Why Arsenal will fear Gareth Bale more than Spurs worry about Theo Walcott

The former Southampton trainees have had contrasting fortunes since heading to opposite sides of the north London divide

IT IS a measure of how much things have changed since this time last year that Theo Walcott will probably be watching from the substitutes’ bench as his old Southampton team-mate Gareth Bale runs out at the Emirates on Saturday.

The pair of 21-year-olds came through the youth ranks at the Saints together and are still firm friends, despite Walcott having left to join the Gunners in January 2006 and Bale following him to the other side of north London in the summer of 2007.

Walcott was Arsenal and England’s star in the making a year ago, ready for a tilt at major honours with the Gunners and then the World Cup finals in South Africa.

Bale, meanwhile, was having at torrid time over at White Hart Lane, where the fact that he had never started on the winning side for Spurs in a Premier League game was weighing heavily on the young Welshman.

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All that has now changed, since Bale finally broke his winless curse against Fulham in January, and has gone from strength to strength since to complete a stellar 2010.

Moved forward from left-back to left-midfield by Harry Redknapp, Bale’s rise to prominence came, much like Walcott’s, with an inspired hat-trick on a foreign field.

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However, while Walcott’s treble in England’s 4-1 triumph in Zagreb in September 2008 has not yet proved to be the catalyst for turning boy into man, Bale’s three goals in Spurs’ 4-3 defeat to Inter Milan in the San Siro last month have proved just that.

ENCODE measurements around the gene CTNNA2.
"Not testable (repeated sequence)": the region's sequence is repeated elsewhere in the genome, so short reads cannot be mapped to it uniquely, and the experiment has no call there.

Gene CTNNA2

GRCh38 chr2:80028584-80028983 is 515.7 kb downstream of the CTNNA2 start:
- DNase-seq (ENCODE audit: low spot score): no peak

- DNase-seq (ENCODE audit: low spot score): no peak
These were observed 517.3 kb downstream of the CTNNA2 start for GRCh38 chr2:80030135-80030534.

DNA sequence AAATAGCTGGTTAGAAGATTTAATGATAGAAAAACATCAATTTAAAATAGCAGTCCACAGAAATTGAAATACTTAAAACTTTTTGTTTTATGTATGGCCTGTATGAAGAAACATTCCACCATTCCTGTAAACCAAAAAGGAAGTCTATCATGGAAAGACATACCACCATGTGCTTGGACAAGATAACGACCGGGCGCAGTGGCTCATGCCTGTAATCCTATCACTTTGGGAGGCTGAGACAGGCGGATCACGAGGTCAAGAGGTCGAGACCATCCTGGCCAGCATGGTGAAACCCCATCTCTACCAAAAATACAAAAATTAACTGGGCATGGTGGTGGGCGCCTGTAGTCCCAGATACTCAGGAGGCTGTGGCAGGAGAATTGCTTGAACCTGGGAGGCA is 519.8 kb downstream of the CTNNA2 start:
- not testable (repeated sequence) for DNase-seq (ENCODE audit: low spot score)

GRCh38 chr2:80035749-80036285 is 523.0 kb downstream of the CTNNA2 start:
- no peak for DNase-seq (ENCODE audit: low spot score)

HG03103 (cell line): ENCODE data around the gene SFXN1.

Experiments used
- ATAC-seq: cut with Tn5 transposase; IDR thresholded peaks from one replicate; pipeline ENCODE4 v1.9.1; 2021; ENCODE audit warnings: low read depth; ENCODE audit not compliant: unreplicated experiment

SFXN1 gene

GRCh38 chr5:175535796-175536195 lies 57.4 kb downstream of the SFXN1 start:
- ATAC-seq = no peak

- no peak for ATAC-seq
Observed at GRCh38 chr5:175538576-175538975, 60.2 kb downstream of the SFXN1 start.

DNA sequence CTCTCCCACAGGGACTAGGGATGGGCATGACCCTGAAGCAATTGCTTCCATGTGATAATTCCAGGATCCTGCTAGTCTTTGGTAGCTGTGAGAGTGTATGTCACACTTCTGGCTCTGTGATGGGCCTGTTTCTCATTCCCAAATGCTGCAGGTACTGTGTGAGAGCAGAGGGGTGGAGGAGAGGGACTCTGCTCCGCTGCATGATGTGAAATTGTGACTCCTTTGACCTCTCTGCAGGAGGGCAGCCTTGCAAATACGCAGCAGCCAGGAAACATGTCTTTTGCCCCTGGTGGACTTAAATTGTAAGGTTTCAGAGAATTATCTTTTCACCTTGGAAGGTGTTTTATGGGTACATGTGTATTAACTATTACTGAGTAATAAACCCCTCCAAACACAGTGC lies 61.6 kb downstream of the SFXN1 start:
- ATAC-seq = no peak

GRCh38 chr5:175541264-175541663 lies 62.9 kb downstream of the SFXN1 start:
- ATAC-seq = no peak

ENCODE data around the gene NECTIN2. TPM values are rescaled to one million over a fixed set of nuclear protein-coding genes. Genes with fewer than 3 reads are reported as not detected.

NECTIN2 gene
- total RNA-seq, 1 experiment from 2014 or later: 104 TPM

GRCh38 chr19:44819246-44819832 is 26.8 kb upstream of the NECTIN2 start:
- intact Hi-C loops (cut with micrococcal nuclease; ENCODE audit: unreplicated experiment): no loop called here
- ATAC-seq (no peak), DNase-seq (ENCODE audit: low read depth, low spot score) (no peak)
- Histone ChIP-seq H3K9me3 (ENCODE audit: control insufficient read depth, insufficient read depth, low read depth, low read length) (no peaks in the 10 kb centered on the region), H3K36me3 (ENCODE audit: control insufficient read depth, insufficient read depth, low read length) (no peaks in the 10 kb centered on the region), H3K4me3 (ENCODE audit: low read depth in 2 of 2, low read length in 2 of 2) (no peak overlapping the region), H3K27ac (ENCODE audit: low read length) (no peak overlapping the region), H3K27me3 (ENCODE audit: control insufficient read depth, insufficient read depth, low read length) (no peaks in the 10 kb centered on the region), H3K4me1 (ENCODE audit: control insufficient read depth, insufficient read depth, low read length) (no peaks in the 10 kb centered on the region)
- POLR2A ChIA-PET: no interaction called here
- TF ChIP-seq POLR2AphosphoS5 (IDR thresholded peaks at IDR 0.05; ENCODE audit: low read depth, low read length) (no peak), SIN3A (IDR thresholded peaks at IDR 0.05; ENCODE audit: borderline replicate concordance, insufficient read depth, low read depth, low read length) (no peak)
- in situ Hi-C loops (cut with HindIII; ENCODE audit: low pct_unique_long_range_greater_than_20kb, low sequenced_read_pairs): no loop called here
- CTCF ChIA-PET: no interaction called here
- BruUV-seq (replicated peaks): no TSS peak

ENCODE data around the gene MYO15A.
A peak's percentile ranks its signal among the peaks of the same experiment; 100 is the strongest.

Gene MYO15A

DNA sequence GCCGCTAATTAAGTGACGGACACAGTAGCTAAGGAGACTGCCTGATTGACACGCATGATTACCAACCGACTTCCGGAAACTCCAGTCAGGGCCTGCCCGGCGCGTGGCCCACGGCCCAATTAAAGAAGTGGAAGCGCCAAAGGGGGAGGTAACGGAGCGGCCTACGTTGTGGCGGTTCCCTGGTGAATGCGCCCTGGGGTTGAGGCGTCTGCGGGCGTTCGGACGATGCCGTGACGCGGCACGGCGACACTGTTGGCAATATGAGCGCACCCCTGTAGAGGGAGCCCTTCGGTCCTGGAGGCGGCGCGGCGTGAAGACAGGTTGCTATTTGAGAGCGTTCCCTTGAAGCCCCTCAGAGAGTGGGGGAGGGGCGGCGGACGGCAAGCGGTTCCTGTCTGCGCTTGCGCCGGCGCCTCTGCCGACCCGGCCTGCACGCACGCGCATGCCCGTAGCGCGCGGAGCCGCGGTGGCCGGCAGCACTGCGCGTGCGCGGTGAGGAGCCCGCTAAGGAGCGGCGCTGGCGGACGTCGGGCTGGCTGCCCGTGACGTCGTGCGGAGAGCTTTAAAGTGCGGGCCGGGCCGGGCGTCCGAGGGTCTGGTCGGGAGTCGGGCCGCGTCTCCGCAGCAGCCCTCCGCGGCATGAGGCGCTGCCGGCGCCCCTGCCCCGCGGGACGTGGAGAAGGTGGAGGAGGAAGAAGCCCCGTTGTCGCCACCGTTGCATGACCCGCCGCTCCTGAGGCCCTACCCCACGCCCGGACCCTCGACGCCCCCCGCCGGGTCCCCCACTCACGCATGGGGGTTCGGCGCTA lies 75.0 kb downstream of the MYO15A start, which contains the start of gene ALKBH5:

A fortnight later, the Welshman ripped through the European champions again, this time in a 3-1 victory on home soil, and Bale-mania had well and truly arrived. Two goals and an assist in Saturday’s 4-2 win over Blackburn proved that Bale does not just have the appetite for the European stage, and the new darling of White Hart Lane admitted after it that he and his club need to show the same consistency if they are to repeat last season’s fourth-placed finish.

“I think it was important that we got that victory before the derby, just to get the winning feeling back, and we’ll be going into Saturday’s game against Arsenal full of confidence, and hopefully we can get the win for us and the fans,” said Bale.

“We’ve been on a little bit of a bad run so it was a much-needed win, particularly for our stability in the league table. It was important to get ourselves kick-started again, and the Champions League is coming around again soon so it’s nice to get that winning feeling back and we want to build on that.

“I think we need to win every game we play at the moment. We’re good enough to beat anybody and we’ve shown that in the past. It will be a massive test obviously, away at the Emirates, but we’ll be ready for it.”

Is Bale ready for the heavy glare of the media spotlight since his breakthrough game in the San Siro, however?

“Off the pitch, I haven’t really paid too much attention to it. Obviously there’s been a lot of stuff said in the papers, but I try to keep myself away from it. It was nice to get back on the pitch and get on the scoresheet at the weekend - and get the vital win, which is the most important thing.”

Walcott admitted that his similar exposure after being picked by Sven-Goran Eriksson for England’s World Cup squad in 2006 came too early.

At 17, he was not ready as a player or a person and some at Arsenal would say that he still wasn’t four years later when Capello left him out of his 23 for last summer’s trip to South Africa.

Walcott is back in favour for England now, but is still finding a place in the Arsenal side harder to nail down.

If Arsene Wenger is tempted to start him on Saturday it could lead to a pace battle on the same flank as Bale.

Walcott was always faster in their Southampton days. On Saturday he would love to get the chance to find out if that is still the case.

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